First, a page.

Wren feels abandoned by those she loves: her mother, her sister, and her only friend.
Even her police officer father has left, in a way, though he still comes home after his night shift to drink beer and watch Wheel of Fortune with her. As Wren forms new bonds with people, including two queer young women and a boy who is open about his feelings of attraction toward her, she is nervous about trusting those relationships even as they grow stronger. What if everyone she cares for ends up going away? It’s not until she starts questioning the past more carefully that she begins to learn the truth behind the disappearances of her mother and sister and is able to make decisions based on a far more complete family history. But change hurts as Wren comes to terms with the roles her parents played in dismantling the family unit. An earnest exploration of the demise of a family, this book captures the sense of disconnect a teen can feel when buffeted by changing winds. While the language tends toward the dreamy and dramatic (“I shouldn’t let doubt creep up on me like the cold chill of a familiar ghost”), the characters are well-developed, complex, and intriguing. Main characters are assumed white apart from one of Wren’s friends who is Latinx.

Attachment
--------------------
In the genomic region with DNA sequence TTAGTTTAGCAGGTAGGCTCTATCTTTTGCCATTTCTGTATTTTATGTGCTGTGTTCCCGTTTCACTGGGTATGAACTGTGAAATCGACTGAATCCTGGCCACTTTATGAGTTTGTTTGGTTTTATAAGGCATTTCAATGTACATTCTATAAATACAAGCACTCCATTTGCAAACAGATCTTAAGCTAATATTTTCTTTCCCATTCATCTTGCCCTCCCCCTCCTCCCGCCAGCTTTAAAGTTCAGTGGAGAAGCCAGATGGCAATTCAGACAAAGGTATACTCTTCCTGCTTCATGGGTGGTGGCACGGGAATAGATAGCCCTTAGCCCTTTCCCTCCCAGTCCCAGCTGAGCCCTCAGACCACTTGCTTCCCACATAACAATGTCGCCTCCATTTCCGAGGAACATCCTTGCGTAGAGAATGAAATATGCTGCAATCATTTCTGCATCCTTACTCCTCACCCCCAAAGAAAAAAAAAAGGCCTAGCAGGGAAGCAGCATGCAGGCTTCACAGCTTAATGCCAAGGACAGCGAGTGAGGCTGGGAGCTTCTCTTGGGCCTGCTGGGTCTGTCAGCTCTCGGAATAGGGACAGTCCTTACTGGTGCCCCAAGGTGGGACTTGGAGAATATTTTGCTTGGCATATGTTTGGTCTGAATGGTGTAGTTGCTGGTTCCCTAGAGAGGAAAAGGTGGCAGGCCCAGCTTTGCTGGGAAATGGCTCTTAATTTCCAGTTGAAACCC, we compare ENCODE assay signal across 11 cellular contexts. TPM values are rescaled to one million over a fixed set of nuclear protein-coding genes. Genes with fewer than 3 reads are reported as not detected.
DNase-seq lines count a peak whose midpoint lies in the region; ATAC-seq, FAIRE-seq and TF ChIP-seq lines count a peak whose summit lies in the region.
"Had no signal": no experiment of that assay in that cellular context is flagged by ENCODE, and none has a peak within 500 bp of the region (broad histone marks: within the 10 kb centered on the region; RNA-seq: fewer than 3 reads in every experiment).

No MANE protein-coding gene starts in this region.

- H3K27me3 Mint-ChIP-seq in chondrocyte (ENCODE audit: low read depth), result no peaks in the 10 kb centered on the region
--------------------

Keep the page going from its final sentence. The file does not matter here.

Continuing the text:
A finely crafted story of the healing that can happen when family secrets rise to the surface. (Fiction. 13-18)